Devastating Investigative Report Exposes One Part of the H-1B Problem

By David North on October 30, 2014

There are two major problems with the H-1B program:

  1. It routinely drives down wages for everyone in the high-tech industries and deprives resident workers of good jobs.
  2. It often results in the additional exploitation of workers from India, routinely, but not always, by firms from India.

A new series by the Center for Investigative Reporting (CIR) does a devastating job on how many H-1B workers from India are indentured, bullied, mislead, underpaid, and otherwise badly treated by these Subcontinent firms.

It completely ignores the adverse impact of the program on resident workers.

But if a mixed blessing, the series is a blessing because it emphasizes the disgraceful and often illegal practices of many of the employers. According to the series, the H-1 B program does not relate to the "best and the brightest" or any "shortage" of skilled workers — too often it relates to greed, pure and simple.

The series (whose authors consulted CIS some months ago) consists of two comprehensive, substantive studies, and two interesting and useful by- products.

Perhaps the best segment of an entire year's work is the second of the two comprehensive elements, one that is headlined: "Federal tech contracts awarded to job brokers with labor violations".

The authors looked extensively at two data sets: 1) government IT contracts let to outsourcing, or job brokers; and 2) government findings that such contractors had broken the government's own rules.

In the best-case scenario they never would have found any overlap at all — a point CIR does not make — because H-1B violators would all be barred from contracting with the feds. Or maybe there would be only a few cases of first-time violations.

Needless to say, this did not occur. Here's what CIR found in the real world, where government contracting agencies pay little attention to labor standards:

  • "[T]he federal government has awarded contracts and other benefits worth nearly half a billion dollars since 2000 to tech labor brokers cited for violating laws related to H-1B."

  • "[S]ince 2000, nearly 20 percent of the technology labor brokers and tech firms cited for violating the H-1B visa program have received federal contracts, payments, and other government support."

Among the government agencies funneling money to these violators is the Department of Labor itself! Government official plead, when pressed on these matters, a shortage of resources needed to track down the violators. I suspect, there's a shortage of will as well.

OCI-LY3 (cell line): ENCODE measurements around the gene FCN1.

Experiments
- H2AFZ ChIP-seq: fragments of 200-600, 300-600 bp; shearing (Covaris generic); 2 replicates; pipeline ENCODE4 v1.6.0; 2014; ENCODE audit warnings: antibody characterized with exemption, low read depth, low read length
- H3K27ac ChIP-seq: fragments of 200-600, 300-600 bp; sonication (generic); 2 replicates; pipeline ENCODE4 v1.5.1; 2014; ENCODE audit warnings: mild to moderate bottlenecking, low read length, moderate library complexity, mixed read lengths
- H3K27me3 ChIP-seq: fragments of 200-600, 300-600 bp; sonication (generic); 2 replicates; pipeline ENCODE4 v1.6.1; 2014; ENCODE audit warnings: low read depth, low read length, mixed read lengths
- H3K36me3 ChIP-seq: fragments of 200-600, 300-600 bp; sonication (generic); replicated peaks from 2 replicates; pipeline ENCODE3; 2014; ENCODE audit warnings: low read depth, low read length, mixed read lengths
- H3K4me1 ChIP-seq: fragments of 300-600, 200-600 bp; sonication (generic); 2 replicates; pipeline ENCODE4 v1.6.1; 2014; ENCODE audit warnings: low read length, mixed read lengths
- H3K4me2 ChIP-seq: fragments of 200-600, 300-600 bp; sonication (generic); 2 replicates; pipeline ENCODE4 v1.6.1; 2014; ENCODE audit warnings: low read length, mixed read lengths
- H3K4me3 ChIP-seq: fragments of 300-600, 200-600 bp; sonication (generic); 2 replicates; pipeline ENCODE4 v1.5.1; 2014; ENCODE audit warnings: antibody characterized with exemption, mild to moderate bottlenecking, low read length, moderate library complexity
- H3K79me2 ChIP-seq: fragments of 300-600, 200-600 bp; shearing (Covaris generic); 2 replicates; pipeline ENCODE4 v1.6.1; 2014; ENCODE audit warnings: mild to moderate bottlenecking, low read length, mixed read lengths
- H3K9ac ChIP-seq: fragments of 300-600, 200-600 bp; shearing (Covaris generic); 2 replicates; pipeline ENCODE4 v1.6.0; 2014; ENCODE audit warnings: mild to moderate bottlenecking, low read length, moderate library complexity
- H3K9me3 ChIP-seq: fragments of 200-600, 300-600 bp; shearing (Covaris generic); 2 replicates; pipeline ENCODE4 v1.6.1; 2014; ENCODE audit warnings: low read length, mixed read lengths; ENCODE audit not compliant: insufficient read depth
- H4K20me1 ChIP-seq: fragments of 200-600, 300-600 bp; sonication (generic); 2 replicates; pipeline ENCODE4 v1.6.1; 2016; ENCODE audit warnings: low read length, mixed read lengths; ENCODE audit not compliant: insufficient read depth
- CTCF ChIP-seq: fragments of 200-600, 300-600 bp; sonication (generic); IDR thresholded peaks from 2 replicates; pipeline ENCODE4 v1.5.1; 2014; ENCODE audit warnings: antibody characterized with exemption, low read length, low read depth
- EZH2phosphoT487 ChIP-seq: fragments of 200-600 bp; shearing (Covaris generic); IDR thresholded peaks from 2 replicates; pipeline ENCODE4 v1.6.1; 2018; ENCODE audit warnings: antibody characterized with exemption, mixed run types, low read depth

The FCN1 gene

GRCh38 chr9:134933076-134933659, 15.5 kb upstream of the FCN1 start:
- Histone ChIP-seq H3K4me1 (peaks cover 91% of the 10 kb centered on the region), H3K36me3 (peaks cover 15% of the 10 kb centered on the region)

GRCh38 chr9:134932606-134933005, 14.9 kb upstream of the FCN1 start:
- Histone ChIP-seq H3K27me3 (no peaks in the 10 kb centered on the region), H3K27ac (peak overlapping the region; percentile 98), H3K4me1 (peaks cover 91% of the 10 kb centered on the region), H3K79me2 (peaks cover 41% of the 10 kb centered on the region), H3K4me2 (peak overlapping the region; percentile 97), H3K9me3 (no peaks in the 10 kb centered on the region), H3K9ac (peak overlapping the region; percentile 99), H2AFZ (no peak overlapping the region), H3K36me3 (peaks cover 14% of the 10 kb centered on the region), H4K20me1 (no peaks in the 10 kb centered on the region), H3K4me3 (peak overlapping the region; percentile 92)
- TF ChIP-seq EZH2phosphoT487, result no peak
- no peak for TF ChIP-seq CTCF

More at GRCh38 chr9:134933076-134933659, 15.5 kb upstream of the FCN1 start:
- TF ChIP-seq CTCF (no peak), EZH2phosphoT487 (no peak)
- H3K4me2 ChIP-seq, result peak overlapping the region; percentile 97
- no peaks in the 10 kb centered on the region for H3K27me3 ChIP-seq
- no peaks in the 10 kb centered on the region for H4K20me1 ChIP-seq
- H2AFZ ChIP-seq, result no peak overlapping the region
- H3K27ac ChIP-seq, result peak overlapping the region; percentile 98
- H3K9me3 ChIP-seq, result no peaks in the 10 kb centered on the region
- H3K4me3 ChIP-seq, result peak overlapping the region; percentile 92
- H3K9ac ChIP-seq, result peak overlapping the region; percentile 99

This is all valuable, first-hand reporting.

The other substantive CIR piece deals primarily with how the labor brokers abuse their own workers. (That this is primarily a case of Indians exploiting other Indians is not, so far as I could see, stressed as such.)

The authors, Matt Smith, Jennifer Gollan, and Adithya Sambarmurthy, provide example after depressing example of how — over and beyond the basic exploitation of the H-1B program — individual Indians are routinely cheated by these labor brokers.

Essentially, these are indentured workers (though college grads) and fear of reprisal plays a major role as they are recruited into the program, brought to the United States, and then placed into jobs. The litany of exploitative techniques used on these workers is legion: They are forced to pay fees that the employers should pay; they are not paid when they are supposed to be paid; there are illicit deductions from their wages; and if they leave before the end of their contract, they are assessed penalties that are contrary to the law — and if not collected immediately, subject to court action, with the judges usually agreeing with the employers. All of this is described thoroughly, usually with real names of real victims.

The auxiliary documents from the series include a fairly predictable (but welcome) local NBC news show summarizing the investigation, an immigration advocacy tool I have never seen before, a graphic novel, plus case studies of two employers, and a sidebar listing some of the tricks used by the employers.

All of which shows that the reporters were not content simply to see their results on the Internet.

Their findings set in motion some thoughts of mine on a couple of different tools to use against this part of the H-1B problem, which will be covered in a subsequent blog.